South Peace News
Warnings of a physician shortage in High Prairie appear to be coming true.
In a span of two days last week, High Prairie Medical Clinic [HPMC] owner Dr. Robin Laughlin announced March 31 he was closing the office. The next day, Alberta Health Services [AHS] announced the temporary closure of the emergency department at the High Prairie Health Complex due to lack of an on-site physician. The closures occur April 5 from 8 a.m. to April 6 at 8 a.m., and April 7 from 8 a.m. to April 8 at 8 a.m.
The news sparked concern on the High Prairie and Area Discussion Board with many expressing alarm and outrage over the situation.
News of decreased level of service comes as no surprise to HPMC manager Judy Johnston, who warned residents of the impending crisis in the March 30 South Peace News. She places the blame on Alberta Health Services for not allowing HPMC to hire doctors.
“Alberta Health Services created this crisis, what are you going to do to help out [2,500+] patients?” wrote Johnston March 21 to Dr Francois Belanger, vice-president, quality, and chief medical officer, AHS, and a member of the executive leadership team.
“Our patients are panicking and rightly so,” she added.
Dr. Laughlin had lost hospital privileges months ago.
AHS’s news of the closure certainly did not help public perception on social media.
Meanwhile, AHS says they are ensuring residents will have access to the care they need.
“Nursing staff will remain on-site in the emergency department providing urgent triage and assessments and referral for patients to alternative emergency departments in neighbouring communities,” reads an AHS news release.
Patients are asked to call 911 if they have a medical emergency. EMS calls will be rerouted to surrounding healthcare centres to ensure local residents continue to have access to the emergency services they need, says AHS.
Dr. Laughlin wrote a letter to the editor announcing his clinic’s closure which can be read in its entirely on page 7.
“To the residents of High Prairie and Big Lakes County, my friends, and my patients with whom I have shared their health care for up to 50 years in some instances. Sadly, I can no longer continue to operate the High Prairie Medical Clinic, the reasons are twofold but are related,” wrote Dr. Laughlin.
The first reason he cited was his health. Dr. Laughlin is recovering from recent surgery.
The second is his lack of success in recruiting and hiring doctors.
“There are doctors who could come and work in the community, which is perilously under doctored despite the protestations of Alberta Health Services [AHS],” writes Dr. Laughlin.
“The previous North Zone Director, Dr. Kevin Worry, in 2014, said in a public town meeting that High Prairie needed up to 11 doctors and I thought he underestimated; our catchment area population has not decreased since then,” he adds.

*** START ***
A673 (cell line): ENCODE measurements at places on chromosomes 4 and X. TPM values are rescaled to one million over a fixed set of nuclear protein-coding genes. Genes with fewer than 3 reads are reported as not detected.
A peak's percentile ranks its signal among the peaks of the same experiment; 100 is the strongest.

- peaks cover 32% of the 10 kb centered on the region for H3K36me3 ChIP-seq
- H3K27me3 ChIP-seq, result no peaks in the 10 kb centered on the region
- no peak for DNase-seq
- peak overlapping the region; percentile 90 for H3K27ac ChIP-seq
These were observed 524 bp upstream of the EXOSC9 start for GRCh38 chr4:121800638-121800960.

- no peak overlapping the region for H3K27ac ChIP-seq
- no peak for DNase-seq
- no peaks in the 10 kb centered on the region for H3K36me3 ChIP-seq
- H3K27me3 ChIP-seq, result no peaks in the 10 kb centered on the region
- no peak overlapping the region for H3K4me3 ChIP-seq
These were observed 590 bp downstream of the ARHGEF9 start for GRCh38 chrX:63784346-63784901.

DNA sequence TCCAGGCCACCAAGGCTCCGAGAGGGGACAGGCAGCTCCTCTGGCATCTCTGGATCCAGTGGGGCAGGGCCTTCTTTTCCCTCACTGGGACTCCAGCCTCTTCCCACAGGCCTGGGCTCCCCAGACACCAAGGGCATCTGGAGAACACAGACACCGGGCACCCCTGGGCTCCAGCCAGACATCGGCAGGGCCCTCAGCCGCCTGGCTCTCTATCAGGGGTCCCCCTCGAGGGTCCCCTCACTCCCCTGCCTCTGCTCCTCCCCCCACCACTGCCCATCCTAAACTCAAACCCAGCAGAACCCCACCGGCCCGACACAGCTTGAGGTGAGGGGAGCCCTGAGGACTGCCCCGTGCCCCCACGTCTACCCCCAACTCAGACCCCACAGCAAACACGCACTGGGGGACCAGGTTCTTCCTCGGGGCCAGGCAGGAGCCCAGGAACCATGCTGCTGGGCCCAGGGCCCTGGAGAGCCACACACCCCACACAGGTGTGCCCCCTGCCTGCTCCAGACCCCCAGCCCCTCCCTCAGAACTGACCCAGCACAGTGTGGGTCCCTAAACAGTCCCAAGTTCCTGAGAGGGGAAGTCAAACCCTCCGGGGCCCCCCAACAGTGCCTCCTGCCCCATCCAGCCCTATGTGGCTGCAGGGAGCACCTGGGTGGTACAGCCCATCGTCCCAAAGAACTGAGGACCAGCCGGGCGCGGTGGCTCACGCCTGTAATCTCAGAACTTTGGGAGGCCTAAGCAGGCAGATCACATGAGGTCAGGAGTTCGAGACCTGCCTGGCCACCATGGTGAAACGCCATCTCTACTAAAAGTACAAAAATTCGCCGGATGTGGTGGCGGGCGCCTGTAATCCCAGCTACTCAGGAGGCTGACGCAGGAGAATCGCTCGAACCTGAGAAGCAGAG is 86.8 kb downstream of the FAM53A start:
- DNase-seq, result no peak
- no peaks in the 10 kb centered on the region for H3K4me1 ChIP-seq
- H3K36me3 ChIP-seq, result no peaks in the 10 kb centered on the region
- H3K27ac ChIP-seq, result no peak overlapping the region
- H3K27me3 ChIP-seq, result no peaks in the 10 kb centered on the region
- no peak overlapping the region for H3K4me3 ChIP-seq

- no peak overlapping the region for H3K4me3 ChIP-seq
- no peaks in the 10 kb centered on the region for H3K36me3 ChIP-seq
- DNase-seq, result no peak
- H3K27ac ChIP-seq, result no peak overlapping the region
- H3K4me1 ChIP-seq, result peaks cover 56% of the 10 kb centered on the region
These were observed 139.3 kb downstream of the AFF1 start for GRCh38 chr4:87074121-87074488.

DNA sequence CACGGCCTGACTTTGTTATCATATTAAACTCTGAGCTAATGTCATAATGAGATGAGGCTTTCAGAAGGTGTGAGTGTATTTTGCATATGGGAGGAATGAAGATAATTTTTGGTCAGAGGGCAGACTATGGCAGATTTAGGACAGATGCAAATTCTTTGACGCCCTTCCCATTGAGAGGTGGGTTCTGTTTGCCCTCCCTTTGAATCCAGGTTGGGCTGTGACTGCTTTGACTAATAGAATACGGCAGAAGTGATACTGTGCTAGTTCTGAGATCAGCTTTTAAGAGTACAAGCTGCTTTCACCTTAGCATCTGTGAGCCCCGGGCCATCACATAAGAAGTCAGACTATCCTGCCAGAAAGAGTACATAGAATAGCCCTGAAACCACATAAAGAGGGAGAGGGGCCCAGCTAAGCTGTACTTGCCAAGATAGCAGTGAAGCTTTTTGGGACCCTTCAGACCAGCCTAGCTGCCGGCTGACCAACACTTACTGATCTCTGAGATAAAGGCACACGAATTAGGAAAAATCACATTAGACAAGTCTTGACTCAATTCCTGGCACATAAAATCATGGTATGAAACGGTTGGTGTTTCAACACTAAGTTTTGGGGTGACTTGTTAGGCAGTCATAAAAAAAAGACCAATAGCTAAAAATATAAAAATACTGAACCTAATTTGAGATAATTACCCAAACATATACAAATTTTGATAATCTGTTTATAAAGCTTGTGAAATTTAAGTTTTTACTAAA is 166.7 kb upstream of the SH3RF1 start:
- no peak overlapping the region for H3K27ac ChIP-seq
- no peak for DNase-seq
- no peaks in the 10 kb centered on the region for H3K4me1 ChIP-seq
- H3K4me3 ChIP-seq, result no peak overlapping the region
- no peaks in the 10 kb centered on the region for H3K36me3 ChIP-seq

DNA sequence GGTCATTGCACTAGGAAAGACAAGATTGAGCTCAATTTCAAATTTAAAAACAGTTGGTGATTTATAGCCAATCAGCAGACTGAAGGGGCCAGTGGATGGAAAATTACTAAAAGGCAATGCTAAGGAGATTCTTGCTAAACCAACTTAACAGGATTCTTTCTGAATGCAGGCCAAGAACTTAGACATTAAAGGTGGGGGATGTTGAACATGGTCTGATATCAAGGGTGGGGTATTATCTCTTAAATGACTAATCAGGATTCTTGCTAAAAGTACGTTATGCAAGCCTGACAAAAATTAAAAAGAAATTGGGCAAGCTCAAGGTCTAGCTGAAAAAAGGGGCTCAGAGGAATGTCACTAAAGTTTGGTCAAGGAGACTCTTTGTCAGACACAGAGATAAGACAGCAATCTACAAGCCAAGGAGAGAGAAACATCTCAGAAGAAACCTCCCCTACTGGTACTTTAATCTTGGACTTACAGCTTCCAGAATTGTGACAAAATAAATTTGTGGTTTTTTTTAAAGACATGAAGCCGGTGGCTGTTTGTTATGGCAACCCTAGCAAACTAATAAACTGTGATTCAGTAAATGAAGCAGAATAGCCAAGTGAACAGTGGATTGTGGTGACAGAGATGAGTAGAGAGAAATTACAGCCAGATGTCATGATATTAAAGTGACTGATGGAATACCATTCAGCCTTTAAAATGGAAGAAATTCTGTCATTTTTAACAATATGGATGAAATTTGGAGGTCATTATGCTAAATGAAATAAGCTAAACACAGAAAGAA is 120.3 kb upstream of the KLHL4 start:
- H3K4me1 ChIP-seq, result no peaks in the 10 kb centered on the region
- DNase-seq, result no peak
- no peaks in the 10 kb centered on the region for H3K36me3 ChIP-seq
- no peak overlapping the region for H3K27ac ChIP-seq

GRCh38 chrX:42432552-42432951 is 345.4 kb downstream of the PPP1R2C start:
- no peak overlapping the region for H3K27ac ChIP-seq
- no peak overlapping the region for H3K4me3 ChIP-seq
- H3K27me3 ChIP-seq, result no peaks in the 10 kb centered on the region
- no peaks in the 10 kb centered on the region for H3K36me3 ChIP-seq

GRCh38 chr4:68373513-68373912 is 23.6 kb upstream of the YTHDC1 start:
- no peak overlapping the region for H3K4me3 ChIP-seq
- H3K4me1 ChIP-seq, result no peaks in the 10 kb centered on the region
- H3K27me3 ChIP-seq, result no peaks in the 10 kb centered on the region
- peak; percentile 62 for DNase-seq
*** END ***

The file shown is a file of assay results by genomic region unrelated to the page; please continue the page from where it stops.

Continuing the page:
High Prairie is served by less than the 11 doctors needed, although one more doctor arrives this month.
Dr. Laughlin writes the creation of the High Prairie Community Health & Wellness Clinic [CHWC] in 2014 was supposed to “stabilize doctor numbers in the community” but “the turnover since 2014 is as bad as it has even been.”
Dr. Laughlin writes his efforts to hire doctors to continue operating HPMC have been futile with AHS to blame.
“I have managed to attract a succession of doctors willing to work at the HPMC. Every single doctor has been manoeuvred away from the HPMC by some ploy or other, such as changing the availability of them coming here for interviews, saying Workforce Plan does not support another doctor, etc., etc. Most of the doctors are now working elsewhere in Canada,” writes Dr. Laughlin.
“We do not, as I say, have enough doctors,” he adds. “To turn away qualified doctors because of politics is horrendous, and definitely not in the best interests of the patients of this community. I fear for the medical
needs of the community in this very fragile situation.”
HPMC will be open for about two more weeks dealing with patients. The phone line remains open for about three months so staff can provide chart copies to other clinics.
Meanwhile, reports are emerging that the CHWC is referring patients to McLennan. The reason, of course, is lack of physicians in High Prairie, something Dr. Laughlin and the HPMC was trying to address.
In his letter, Dr. Laughlin apologizes for leaving.
“For those patients I have had to leave in the lurch with unfinished business, and many are people with ongoing chronic conditions, I can only apologize as profoundly as I can. I have tried to make sure that stable patients have had repeat prescriptions for six months, but obviously that does not solve the problems. . .
“It breaks my heart to meet some of you in the street and know that I have let you down.”